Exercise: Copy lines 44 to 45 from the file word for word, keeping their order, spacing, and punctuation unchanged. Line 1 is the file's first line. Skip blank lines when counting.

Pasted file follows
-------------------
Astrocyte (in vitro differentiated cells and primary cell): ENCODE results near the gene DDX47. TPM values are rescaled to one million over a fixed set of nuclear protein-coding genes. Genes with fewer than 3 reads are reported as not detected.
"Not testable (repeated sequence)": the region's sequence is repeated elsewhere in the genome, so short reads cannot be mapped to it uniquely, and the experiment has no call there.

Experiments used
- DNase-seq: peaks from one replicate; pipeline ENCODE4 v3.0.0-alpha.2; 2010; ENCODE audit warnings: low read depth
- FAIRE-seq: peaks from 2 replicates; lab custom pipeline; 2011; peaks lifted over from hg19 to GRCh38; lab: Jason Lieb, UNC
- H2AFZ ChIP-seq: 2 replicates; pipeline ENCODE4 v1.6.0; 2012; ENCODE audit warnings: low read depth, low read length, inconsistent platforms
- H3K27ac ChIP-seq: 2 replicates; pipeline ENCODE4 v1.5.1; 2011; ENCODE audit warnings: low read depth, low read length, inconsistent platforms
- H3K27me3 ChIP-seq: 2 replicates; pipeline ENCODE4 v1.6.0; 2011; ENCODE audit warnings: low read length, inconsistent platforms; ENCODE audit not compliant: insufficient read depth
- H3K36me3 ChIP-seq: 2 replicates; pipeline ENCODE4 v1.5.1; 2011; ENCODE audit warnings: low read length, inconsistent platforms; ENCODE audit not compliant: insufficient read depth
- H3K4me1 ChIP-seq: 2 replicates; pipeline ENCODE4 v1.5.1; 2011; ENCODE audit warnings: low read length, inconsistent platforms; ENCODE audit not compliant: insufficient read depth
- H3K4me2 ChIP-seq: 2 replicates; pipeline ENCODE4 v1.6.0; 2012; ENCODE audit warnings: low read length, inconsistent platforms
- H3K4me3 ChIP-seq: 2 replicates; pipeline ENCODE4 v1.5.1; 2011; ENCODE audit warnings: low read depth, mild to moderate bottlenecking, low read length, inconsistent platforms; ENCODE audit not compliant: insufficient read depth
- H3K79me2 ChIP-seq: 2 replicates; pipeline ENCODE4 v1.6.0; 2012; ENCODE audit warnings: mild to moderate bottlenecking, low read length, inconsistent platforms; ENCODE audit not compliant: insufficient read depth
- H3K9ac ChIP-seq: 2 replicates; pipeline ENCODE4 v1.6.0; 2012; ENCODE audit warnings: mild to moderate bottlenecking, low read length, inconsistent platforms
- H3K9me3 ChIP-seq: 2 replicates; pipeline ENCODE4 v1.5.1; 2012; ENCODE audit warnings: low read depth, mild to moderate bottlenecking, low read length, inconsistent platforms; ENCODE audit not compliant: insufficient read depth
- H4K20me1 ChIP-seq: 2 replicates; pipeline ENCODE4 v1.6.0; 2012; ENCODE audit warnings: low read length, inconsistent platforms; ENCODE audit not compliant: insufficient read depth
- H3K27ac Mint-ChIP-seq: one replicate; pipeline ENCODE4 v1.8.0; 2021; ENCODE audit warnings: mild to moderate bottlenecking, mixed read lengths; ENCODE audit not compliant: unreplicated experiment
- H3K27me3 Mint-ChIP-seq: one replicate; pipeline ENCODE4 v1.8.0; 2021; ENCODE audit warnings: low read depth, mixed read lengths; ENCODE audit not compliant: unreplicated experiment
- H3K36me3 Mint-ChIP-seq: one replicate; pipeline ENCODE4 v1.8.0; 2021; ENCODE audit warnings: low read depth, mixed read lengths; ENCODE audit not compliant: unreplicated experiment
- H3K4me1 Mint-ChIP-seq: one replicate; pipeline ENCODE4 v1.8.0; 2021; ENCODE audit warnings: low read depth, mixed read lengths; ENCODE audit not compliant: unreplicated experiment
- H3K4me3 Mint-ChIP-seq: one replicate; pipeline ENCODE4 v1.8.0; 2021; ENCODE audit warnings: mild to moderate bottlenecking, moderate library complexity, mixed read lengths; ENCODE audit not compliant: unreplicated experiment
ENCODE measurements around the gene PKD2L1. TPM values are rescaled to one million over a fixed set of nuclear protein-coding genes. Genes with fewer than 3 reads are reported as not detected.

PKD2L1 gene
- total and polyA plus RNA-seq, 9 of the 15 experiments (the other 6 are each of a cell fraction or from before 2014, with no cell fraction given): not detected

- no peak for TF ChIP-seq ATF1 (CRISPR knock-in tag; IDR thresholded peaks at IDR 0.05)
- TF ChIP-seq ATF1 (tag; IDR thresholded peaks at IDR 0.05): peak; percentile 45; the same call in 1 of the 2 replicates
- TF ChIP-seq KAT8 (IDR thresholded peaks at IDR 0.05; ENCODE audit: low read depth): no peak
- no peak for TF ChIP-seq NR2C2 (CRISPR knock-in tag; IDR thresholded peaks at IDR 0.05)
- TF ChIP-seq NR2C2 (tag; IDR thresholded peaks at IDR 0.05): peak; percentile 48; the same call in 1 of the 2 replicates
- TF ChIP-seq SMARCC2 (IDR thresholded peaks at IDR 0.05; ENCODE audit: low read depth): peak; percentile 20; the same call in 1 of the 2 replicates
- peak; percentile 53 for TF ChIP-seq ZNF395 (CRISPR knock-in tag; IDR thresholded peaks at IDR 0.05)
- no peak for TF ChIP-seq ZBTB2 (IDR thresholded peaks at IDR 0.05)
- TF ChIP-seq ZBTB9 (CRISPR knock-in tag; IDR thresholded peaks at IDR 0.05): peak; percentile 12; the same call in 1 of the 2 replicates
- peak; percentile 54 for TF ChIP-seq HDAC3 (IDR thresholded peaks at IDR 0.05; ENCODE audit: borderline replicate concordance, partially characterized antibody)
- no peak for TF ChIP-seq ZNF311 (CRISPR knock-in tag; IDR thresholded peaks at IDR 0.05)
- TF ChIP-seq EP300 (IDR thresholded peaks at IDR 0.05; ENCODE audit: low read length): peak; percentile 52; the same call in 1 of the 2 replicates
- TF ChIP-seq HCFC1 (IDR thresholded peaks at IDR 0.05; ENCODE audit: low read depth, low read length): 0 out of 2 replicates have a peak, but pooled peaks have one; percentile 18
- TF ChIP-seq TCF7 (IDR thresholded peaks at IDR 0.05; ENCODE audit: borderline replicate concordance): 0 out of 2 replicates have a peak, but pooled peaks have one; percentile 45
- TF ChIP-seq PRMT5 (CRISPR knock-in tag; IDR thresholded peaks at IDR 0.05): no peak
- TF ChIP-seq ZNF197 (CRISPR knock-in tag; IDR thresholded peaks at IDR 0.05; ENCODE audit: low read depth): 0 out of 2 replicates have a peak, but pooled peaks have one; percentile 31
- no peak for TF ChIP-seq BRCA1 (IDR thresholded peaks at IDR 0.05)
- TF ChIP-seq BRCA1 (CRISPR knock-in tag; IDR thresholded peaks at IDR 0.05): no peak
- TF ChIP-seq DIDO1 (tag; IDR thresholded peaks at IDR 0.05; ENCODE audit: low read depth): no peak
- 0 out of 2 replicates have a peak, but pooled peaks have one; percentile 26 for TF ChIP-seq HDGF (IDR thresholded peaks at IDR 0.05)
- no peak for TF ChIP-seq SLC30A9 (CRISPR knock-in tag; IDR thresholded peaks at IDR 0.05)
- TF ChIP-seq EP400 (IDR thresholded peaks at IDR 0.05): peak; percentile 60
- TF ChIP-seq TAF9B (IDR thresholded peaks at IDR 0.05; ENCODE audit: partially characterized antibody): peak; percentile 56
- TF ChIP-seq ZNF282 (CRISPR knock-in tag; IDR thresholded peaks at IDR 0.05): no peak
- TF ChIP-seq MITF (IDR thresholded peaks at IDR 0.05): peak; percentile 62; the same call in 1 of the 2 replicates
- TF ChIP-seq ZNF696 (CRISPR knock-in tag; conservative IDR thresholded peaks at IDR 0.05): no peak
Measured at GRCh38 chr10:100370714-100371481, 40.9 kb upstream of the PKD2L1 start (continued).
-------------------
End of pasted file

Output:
- 0 out of 2 replicates have a peak, but pooled peaks have one; percentile 26 for TF ChIP-seq HDGF (IDR thresholded peaks at IDR 0.05)
- no peak for TF ChIP-seq SLC30A9 (CRISPR knock-in tag; IDR thresholded peaks at IDR 0.05)